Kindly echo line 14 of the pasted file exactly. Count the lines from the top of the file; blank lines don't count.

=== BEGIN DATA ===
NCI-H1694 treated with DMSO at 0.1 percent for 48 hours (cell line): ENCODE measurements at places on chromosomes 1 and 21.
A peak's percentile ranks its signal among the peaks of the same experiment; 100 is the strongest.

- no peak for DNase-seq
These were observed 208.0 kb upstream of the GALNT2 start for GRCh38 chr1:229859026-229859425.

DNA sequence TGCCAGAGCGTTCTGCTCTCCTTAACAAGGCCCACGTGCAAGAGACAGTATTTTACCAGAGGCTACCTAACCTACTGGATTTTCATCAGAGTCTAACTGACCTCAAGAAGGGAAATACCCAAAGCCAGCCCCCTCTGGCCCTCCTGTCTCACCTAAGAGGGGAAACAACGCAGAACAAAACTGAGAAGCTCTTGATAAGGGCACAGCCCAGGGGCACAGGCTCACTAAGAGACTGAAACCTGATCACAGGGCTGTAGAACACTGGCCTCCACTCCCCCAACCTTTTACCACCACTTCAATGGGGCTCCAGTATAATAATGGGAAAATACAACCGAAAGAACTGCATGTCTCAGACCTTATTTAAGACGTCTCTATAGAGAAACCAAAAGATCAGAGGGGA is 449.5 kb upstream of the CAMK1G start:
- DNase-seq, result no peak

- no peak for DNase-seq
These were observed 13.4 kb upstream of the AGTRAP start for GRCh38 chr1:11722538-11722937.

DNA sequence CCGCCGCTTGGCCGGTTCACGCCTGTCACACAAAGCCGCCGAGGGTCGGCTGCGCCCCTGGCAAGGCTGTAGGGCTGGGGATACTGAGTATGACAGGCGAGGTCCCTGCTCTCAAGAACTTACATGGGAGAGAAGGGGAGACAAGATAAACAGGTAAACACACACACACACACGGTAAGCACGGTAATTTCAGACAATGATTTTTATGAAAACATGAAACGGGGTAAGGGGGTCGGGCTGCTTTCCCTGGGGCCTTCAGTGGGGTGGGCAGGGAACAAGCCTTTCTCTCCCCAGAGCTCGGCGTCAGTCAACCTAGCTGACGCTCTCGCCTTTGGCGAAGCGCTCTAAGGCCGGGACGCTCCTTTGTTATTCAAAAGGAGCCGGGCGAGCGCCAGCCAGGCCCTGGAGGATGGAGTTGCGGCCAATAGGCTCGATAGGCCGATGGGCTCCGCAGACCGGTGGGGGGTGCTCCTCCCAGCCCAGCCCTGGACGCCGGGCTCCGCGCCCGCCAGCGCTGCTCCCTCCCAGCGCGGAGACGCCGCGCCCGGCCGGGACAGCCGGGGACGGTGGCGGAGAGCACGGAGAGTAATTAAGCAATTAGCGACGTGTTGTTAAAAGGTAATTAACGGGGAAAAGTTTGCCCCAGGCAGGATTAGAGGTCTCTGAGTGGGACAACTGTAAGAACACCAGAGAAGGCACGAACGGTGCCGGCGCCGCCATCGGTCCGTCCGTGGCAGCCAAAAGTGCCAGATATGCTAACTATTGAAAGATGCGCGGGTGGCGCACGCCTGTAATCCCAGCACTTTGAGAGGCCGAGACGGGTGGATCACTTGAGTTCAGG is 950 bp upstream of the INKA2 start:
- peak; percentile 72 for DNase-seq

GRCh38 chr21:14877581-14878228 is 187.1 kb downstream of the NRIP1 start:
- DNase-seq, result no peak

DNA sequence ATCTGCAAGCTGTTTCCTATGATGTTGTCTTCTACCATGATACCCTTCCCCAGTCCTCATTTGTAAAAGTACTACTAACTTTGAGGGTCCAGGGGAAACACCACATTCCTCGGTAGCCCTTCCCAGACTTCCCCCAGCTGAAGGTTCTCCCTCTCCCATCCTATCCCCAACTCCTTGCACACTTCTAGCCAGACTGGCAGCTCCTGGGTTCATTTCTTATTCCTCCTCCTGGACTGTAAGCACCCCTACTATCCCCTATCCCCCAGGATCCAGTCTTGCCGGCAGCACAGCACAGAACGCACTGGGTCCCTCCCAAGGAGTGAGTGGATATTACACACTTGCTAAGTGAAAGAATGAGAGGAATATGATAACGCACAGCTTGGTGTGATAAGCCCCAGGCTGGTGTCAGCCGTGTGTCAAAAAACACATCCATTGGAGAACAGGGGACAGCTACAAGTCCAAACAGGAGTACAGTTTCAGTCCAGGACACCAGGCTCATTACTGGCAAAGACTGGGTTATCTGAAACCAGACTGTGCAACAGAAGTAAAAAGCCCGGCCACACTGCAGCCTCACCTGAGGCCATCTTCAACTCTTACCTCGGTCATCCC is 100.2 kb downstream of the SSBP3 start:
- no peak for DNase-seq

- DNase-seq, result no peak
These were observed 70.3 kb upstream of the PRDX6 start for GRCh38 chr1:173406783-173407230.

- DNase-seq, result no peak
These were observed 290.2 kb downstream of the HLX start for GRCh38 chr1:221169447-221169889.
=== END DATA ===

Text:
- no peak for DNase-seq